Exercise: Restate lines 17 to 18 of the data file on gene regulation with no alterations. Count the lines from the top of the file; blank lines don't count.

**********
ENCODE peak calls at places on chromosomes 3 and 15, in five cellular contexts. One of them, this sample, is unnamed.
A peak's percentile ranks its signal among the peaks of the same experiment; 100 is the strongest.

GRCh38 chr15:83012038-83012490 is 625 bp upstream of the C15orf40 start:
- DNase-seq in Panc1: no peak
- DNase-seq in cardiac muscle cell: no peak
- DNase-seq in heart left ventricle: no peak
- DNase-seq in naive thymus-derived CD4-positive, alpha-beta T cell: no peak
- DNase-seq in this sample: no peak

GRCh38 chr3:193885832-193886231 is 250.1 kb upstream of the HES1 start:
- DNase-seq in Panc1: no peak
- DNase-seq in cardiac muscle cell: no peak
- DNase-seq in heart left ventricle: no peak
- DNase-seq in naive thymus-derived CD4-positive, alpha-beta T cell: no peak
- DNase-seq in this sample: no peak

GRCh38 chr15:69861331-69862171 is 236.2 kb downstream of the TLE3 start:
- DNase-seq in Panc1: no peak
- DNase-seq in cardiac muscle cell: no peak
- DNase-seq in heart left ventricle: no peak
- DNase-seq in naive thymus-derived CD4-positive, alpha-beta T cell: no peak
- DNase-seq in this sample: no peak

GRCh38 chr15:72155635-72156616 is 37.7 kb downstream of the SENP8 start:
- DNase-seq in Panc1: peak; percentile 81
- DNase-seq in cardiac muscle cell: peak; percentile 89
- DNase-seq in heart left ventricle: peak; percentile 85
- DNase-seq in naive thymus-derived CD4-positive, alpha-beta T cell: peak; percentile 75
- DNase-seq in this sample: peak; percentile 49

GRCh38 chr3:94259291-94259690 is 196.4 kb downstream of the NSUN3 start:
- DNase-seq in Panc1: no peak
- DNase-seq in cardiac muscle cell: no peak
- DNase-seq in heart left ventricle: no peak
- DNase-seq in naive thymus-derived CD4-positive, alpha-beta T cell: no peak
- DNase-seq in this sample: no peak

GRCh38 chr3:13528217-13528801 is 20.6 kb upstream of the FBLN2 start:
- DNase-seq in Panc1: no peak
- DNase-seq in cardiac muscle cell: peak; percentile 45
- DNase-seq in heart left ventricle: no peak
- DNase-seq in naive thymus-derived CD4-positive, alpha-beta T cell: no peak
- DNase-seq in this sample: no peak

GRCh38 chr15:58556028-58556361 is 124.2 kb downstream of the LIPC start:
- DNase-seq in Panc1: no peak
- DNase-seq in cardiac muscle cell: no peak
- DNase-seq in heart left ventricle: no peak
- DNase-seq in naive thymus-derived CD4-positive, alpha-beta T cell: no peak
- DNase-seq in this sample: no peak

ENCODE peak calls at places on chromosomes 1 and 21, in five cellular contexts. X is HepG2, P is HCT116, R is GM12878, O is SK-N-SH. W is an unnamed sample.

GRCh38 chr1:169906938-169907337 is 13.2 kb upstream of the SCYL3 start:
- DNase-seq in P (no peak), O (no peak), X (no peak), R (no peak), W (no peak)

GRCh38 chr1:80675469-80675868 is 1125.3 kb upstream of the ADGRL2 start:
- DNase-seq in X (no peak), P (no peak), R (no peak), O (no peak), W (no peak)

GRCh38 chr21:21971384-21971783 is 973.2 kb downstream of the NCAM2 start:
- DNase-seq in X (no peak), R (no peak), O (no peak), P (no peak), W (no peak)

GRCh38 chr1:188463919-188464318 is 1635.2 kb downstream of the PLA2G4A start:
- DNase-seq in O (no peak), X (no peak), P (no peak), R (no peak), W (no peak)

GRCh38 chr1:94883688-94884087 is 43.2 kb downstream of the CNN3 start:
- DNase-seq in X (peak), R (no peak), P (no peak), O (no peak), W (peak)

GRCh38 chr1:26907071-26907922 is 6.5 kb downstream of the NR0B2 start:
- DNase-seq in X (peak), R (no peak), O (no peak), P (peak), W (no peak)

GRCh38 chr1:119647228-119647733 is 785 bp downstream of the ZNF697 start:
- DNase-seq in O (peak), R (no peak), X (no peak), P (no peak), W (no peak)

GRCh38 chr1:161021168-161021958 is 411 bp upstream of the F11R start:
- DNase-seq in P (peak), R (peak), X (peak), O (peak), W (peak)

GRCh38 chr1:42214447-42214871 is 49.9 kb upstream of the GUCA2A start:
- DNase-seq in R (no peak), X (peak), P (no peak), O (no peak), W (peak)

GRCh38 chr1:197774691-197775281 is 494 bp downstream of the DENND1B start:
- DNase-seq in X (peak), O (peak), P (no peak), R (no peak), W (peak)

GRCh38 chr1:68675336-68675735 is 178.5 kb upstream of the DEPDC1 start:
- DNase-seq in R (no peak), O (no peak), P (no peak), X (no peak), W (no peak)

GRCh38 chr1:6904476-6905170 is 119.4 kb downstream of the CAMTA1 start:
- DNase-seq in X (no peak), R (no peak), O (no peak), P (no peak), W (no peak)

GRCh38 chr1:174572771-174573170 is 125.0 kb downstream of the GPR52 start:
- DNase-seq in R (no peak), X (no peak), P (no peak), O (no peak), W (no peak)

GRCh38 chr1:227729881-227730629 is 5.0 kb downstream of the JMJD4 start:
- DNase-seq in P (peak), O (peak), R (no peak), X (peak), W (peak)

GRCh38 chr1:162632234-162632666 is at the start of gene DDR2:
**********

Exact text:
- DNase-seq in cardiac muscle cell: no peak
- DNase-seq in heart left ventricle: no peak